Since then, online sales have grown from $20,000 in 1998 to roughly $4 million in 2013 – about 40 percent of Atlanta Light Bulb’s revenue of $10.5 million.
But the Roots are not relying solely on online shoppers for growth. The business is expanding into the lighting solutions market to consult with customers about how they can save energy and cut power costs.
In those ways, the Roots are heeding their father’s advice: to focus on what’s next rather than past successes to maintain the company’s growth. The brothers grew up in the business, starting in the warehouse and working their way up to leadership positions. Another brother, Jimmy, is also involved in the company.
“Really for us, it was just looking at the past of what we’ve done and using that to move forward into this new area,” says Jesse, 31, Atlanta Light Bulbs’ account manager.
Doug, 40, took on the top role about two years ago from his father, who remains majority owner but is not involved in day-to-day decisions. He’s honest about the pressure to succeed for his family and their 30 employees.
“That’s what keeps me up at night,” he says. “At the end of the day, it’s on somebody’s back for the company to succeed. At the end of the day, it’s on my back. The worst thing anybody can do is do nothing, and that’s one thing I’m not going to do.”
As the company explores new ways to increase revenue, Doug says he wants to entrust employees with decisions that could lead to business and career growth. He considers Atlanta Light Bulbs a family business that extends beyond the Roots.
“All of our employees have families, and they are part of the family as well,” he says. “I want them to be successful. I want them to be able to take care of their families and to personally grow and all that good stuff that you want to give.”
As the Root brothers settle into their new roles and look forward to the next phase of their family business, it's not surprising they can’t stop talking about Atlanta Light Bulbs.
“With other family members, we try not to bring that up,” Jesse says. “When we’re together, most of the time we’re talking about business.” – Lori Johnston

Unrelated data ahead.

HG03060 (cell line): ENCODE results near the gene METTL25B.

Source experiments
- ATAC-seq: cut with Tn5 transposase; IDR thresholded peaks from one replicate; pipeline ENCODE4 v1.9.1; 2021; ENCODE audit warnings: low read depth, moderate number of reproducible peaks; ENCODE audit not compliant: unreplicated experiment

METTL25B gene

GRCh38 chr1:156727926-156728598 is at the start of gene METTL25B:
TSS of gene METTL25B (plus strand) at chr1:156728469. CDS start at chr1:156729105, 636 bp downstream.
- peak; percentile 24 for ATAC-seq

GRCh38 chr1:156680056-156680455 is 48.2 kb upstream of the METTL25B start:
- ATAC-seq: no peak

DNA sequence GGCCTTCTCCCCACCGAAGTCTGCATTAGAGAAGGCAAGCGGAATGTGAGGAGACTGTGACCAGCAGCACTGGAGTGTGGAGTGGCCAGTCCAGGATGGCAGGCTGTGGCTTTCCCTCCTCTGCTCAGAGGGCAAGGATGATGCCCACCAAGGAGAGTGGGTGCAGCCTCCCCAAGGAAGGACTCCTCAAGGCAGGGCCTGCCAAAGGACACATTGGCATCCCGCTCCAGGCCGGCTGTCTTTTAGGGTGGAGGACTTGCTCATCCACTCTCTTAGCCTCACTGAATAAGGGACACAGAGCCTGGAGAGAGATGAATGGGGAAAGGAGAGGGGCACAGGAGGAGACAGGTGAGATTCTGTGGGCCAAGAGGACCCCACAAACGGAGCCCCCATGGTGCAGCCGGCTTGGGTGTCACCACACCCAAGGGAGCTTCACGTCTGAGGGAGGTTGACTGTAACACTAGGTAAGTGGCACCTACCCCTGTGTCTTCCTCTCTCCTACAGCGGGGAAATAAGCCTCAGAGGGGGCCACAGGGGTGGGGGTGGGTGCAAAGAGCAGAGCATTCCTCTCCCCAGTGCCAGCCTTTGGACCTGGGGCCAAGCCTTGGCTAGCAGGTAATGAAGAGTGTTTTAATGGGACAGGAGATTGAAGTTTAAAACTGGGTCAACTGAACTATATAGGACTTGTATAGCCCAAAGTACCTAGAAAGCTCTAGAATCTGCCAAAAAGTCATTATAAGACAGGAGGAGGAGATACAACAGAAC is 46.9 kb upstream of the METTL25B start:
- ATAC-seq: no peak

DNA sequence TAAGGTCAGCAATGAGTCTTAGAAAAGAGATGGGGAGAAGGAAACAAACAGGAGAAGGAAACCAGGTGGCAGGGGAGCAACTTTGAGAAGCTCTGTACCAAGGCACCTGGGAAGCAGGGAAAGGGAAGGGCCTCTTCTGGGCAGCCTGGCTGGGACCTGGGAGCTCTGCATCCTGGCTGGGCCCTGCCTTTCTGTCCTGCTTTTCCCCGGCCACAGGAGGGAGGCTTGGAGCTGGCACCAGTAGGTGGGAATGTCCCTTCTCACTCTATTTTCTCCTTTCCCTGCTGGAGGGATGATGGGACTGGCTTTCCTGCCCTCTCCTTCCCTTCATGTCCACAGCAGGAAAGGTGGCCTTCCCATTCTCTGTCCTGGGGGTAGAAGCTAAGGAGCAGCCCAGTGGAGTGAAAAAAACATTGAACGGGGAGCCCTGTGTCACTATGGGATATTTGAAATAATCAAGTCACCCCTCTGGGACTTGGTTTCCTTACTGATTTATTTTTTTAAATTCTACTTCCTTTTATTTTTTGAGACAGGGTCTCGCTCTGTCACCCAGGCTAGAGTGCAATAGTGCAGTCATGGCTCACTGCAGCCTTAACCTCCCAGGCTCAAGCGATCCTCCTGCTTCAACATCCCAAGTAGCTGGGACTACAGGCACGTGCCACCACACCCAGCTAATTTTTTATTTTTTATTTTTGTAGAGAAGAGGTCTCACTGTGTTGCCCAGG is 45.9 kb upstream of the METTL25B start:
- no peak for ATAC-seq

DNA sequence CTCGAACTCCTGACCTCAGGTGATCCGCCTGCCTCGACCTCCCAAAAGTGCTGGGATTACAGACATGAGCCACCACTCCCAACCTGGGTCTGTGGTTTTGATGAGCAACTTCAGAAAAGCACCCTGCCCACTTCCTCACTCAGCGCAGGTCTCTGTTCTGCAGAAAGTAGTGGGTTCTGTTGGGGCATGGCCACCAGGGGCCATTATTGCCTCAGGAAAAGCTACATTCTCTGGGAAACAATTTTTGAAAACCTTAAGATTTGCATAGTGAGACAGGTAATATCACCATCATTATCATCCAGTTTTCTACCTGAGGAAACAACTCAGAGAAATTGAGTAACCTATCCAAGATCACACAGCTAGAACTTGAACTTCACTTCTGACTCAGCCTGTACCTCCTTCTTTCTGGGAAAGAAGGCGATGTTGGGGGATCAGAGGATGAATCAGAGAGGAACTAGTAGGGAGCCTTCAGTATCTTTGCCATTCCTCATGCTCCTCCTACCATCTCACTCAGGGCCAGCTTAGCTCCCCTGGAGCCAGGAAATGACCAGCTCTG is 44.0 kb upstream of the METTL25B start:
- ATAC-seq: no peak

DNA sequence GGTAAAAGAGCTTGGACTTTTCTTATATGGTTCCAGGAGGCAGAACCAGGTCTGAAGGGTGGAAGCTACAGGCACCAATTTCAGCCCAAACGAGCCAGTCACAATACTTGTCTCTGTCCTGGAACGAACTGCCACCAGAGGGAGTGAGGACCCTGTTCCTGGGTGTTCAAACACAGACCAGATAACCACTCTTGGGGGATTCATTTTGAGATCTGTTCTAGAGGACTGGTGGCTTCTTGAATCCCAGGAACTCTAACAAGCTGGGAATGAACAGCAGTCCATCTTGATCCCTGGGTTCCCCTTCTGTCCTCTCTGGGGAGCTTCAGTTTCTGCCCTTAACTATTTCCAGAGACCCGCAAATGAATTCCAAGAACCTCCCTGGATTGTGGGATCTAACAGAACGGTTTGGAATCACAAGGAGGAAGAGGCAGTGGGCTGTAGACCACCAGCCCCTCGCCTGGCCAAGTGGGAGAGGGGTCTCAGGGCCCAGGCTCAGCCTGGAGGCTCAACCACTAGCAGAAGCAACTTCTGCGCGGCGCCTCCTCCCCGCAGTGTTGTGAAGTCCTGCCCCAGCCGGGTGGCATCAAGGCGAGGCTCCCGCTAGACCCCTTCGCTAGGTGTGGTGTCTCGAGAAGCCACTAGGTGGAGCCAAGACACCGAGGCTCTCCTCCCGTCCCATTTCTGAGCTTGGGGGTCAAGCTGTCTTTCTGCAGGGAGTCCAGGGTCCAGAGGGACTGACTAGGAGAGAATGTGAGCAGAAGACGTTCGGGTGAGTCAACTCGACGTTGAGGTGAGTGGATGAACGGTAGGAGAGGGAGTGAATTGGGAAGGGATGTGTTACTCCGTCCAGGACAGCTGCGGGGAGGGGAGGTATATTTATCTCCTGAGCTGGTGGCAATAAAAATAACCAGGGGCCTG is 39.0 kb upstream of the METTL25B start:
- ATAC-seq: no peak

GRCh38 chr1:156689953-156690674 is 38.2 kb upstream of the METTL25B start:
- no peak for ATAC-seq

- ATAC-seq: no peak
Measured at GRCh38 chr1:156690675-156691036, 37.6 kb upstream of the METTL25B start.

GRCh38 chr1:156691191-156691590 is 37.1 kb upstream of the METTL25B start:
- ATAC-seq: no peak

Century Award Winner
R.F. Knox Company Inc.
Long gone are the days when their employees had to catch an Atlanta streetcar to get to the jobsite, tool bags in tow. While that and many other things have changed in the 100 years since R.F. Knox Co. Inc. opened for business, their steadfast loyalty to employees and commitment to quality work remains the same.
Established in 1914 as Knox and Maier Co., the high-quality metal contractor was involved in smaller metal fabrication and installation projects such as repairing roofs or making grate fronts and stovepipes as well as other custom applications.
“When the company was founded, there wasn’t any air conditioning and no mass-produced products for kitchens. They did a lot of fascia work … commercial and industrial,” says Fred Knox, grandson of founder Robert Fletcher Knox, and retired since 2006.
Having grown from just a handful of employees to 200 today, the workforce includes highly qualified craftsmen, estimators, project managers and administrative staff, some of whom have been with the company for decades. “We’ve been very fortunate through the years to have a lot of long-term employees,” says Fred Knox, noting that while the average tenure is 14 years, many employees have stayed 20 or 30 years or more. One is now in his 56th year at R.F. Knox Co., rising from a sheet metal worker to vice president.
The workforce isn’t the only thing that R.F. Knox has expanded over the past century; their product line has progressed as well. The company’s custom fabrication showcases the best in decorative sheet metal work. Some of their more notable clients include NASA Space Center, the University of Georgia and the High Museum of Art.
The recipient of this year’s Cox Family Enterprise Center’s Century Award for family businesses more than 100 years old, R.F. Knox Co. Inc. is now led by its fourth-generation president, Jack Knox.
A 1995 graduate of Auburn University, Jack says going to work for the family business was always in the back of his mind. Now at the helm, Jack also recognizes the value of supporting a loyal staff and the importance of completing a job to satisfaction.
“Without a doubt, we would not be where we are today without our employees. And our reputation is everything. We’re only as good as our last job. If we didn’t do well on that job, we won’t get the next one.”
Though he has young children of his own, Jack doesn’t want to pressure them to follow in his footsteps. “I want them to pursue whatever makes them happy,” he says. “They’ve got a lot of life to experience.” – Karen Snyder